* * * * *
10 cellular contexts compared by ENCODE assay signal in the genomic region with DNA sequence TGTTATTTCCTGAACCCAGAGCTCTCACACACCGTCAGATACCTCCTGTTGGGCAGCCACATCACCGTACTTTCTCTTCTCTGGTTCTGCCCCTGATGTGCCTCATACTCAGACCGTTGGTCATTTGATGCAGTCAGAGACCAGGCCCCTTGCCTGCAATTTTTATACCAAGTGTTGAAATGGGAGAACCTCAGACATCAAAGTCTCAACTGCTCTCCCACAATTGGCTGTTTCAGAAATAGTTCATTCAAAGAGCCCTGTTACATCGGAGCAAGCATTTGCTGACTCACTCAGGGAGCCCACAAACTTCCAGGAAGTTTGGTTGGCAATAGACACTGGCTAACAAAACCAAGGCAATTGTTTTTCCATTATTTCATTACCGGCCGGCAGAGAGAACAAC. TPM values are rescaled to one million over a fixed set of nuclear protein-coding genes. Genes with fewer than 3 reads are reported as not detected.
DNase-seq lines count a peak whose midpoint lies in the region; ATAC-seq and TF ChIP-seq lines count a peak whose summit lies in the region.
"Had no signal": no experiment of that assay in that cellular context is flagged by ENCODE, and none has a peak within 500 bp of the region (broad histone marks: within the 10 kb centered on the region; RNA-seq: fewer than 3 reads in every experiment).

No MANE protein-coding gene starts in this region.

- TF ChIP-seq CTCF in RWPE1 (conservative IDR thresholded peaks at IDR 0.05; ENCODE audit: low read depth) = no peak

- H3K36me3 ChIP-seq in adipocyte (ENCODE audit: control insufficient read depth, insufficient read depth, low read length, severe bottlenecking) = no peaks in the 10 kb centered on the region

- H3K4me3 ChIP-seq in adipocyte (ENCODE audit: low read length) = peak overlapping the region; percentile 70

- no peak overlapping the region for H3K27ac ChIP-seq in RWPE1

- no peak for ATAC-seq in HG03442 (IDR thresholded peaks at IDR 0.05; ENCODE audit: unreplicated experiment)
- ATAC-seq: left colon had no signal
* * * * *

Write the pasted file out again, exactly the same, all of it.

10 cellular contexts compared by ENCODE assay signal in the genomic region with DNA sequence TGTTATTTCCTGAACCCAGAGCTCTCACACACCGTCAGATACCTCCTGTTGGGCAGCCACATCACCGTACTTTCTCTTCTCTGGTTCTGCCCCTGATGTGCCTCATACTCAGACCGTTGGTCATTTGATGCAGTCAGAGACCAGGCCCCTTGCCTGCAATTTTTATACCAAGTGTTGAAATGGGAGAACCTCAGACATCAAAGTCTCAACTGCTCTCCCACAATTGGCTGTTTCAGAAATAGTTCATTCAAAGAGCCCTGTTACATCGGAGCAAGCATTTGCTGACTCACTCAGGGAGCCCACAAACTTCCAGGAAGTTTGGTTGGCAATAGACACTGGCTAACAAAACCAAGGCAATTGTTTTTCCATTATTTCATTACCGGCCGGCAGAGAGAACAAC. TPM values are rescaled to one million over a fixed set of nuclear protein-coding genes. Genes with fewer than 3 reads are reported as not detected.
DNase-seq lines count a peak whose midpoint lies in the region; ATAC-seq and TF ChIP-seq lines count a peak whose summit lies in the region.
"Had no signal": no experiment of that assay in that cellular context is flagged by ENCODE, and none has a peak within 500 bp of the region (broad histone marks: within the 10 kb centered on the region; RNA-seq: fewer than 3 reads in every experiment).

No MANE protein-coding gene starts in this region.

- TF ChIP-seq CTCF in RWPE1 (conservative IDR thresholded peaks at IDR 0.05; ENCODE audit: low read depth) = no peak

- H3K36me3 ChIP-seq in adipocyte (ENCODE audit: control insufficient read depth, insufficient read depth, low read length, severe bottlenecking) = no peaks in the 10 kb centered on the region

- H3K4me3 ChIP-seq in adipocyte (ENCODE audit: low read length) = peak overlapping the region; percentile 70

- no peak overlapping the region for H3K27ac ChIP-seq in RWPE1

- no peak for ATAC-seq in HG03442 (IDR thresholded peaks at IDR 0.05; ENCODE audit: unreplicated experiment)
- ATAC-seq: left colon had no signal